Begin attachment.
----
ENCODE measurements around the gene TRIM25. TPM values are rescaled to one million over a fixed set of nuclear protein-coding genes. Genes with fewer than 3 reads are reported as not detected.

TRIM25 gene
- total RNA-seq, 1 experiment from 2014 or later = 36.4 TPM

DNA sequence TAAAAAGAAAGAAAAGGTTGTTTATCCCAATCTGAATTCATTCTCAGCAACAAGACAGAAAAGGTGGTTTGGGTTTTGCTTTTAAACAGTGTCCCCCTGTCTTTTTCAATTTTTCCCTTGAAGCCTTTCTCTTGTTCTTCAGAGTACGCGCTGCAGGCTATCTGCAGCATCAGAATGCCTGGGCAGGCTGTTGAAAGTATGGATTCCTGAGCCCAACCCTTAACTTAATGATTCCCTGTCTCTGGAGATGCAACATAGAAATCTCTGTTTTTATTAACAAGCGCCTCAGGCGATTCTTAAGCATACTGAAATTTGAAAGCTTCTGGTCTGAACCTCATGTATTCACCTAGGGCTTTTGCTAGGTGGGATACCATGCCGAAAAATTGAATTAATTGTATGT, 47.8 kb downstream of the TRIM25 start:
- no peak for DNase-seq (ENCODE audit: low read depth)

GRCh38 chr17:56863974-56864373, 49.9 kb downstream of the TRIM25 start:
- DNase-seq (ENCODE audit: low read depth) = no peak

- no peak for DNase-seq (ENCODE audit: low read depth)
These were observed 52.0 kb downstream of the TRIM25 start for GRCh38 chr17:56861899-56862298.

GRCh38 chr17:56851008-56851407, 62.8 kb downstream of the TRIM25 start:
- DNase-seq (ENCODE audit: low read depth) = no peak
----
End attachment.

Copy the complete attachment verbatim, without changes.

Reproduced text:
ENCODE measurements around the gene TRIM25. TPM values are rescaled to one million over a fixed set of nuclear protein-coding genes. Genes with fewer than 3 reads are reported as not detected.

TRIM25 gene
- total RNA-seq, 1 experiment from 2014 or later = 36.4 TPM

DNA sequence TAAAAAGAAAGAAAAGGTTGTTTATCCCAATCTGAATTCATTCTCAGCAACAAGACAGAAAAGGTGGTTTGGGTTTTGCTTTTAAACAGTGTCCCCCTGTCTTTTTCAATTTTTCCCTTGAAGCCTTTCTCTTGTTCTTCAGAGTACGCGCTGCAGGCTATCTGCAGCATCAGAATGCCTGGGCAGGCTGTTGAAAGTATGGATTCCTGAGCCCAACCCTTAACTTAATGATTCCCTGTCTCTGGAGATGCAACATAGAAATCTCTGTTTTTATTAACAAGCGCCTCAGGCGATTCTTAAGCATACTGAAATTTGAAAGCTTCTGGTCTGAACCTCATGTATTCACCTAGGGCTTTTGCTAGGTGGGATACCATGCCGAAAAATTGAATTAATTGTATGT, 47.8 kb downstream of the TRIM25 start:
- no peak for DNase-seq (ENCODE audit: low read depth)

GRCh38 chr17:56863974-56864373, 49.9 kb downstream of the TRIM25 start:
- DNase-seq (ENCODE audit: low read depth) = no peak

- no peak for DNase-seq (ENCODE audit: low read depth)
These were observed 52.0 kb downstream of the TRIM25 start for GRCh38 chr17:56861899-56862298.

GRCh38 chr17:56851008-56851407, 62.8 kb downstream of the TRIM25 start:
- DNase-seq (ENCODE audit: low read depth) = no peak